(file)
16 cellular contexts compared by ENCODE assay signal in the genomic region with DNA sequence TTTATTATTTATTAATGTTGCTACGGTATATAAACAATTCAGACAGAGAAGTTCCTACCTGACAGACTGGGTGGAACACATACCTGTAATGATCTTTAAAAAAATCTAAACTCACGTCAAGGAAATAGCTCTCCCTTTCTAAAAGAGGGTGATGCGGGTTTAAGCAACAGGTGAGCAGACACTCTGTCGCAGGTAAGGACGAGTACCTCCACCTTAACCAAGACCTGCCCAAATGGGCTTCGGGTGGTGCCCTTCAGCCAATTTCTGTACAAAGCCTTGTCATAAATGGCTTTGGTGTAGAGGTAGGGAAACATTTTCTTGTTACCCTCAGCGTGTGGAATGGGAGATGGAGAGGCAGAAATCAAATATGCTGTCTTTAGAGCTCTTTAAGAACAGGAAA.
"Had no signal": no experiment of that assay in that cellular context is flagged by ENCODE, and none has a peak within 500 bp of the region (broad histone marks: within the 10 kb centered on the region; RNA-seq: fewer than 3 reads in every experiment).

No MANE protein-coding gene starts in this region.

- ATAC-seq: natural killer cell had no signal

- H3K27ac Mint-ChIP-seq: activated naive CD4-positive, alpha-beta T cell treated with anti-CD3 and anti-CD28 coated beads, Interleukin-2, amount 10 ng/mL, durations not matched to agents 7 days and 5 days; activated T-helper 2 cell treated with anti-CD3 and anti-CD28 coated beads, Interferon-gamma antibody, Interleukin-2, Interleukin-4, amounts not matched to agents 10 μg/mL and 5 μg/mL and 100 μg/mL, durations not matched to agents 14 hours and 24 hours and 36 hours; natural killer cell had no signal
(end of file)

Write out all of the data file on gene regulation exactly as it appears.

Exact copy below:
16 cellular contexts compared by ENCODE assay signal in the genomic region with DNA sequence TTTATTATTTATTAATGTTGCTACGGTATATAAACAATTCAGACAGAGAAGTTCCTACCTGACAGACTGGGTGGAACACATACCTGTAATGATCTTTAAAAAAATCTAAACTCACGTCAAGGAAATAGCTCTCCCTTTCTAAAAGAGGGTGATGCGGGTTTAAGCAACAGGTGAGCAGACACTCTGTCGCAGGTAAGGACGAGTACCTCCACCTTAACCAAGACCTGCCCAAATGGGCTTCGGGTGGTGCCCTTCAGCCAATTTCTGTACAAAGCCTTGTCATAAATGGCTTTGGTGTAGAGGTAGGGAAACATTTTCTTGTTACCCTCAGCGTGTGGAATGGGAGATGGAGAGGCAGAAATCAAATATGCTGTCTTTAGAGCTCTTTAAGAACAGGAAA.
"Had no signal": no experiment of that assay in that cellular context is flagged by ENCODE, and none has a peak within 500 bp of the region (broad histone marks: within the 10 kb centered on the region; RNA-seq: fewer than 3 reads in every experiment).

No MANE protein-coding gene starts in this region.

- ATAC-seq: natural killer cell had no signal

- H3K27ac Mint-ChIP-seq: activated naive CD4-positive, alpha-beta T cell treated with anti-CD3 and anti-CD28 coated beads, Interleukin-2, amount 10 ng/mL, durations not matched to agents 7 days and 5 days; activated T-helper 2 cell treated with anti-CD3 and anti-CD28 coated beads, Interferon-gamma antibody, Interleukin-2, Interleukin-4, amounts not matched to agents 10 μg/mL and 5 μg/mL and 100 μg/mL, durations not matched to agents 14 hours and 24 hours and 36 hours; natural killer cell had no signal